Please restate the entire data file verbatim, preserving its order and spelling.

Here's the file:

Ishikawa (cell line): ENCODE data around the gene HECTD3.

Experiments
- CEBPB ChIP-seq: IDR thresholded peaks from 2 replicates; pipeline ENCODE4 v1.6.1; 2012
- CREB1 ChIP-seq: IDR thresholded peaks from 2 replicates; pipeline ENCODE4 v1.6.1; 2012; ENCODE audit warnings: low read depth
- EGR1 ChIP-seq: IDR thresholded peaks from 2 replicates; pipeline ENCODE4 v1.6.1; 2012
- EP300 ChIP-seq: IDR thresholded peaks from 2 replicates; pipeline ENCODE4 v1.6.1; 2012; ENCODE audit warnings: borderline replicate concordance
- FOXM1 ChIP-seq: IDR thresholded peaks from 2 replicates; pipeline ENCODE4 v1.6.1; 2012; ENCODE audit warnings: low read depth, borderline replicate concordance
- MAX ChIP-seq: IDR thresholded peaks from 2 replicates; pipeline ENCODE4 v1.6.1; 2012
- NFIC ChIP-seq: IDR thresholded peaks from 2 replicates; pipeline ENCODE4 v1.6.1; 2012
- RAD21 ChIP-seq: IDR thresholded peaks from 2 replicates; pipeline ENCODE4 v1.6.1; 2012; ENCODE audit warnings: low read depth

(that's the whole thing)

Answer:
Ishikawa (cell line): ENCODE data around the gene HECTD3.

Experiments
- CEBPB ChIP-seq: IDR thresholded peaks from 2 replicates; pipeline ENCODE4 v1.6.1; 2012
- CREB1 ChIP-seq: IDR thresholded peaks from 2 replicates; pipeline ENCODE4 v1.6.1; 2012; ENCODE audit warnings: low read depth
- EGR1 ChIP-seq: IDR thresholded peaks from 2 replicates; pipeline ENCODE4 v1.6.1; 2012
- EP300 ChIP-seq: IDR thresholded peaks from 2 replicates; pipeline ENCODE4 v1.6.1; 2012; ENCODE audit warnings: borderline replicate concordance
- FOXM1 ChIP-seq: IDR thresholded peaks from 2 replicates; pipeline ENCODE4 v1.6.1; 2012; ENCODE audit warnings: low read depth, borderline replicate concordance
- MAX ChIP-seq: IDR thresholded peaks from 2 replicates; pipeline ENCODE4 v1.6.1; 2012
- NFIC ChIP-seq: IDR thresholded peaks from 2 replicates; pipeline ENCODE4 v1.6.1; 2012
- RAD21 ChIP-seq: IDR thresholded peaks from 2 replicates; pipeline ENCODE4 v1.6.1; 2012; ENCODE audit warnings: low read depth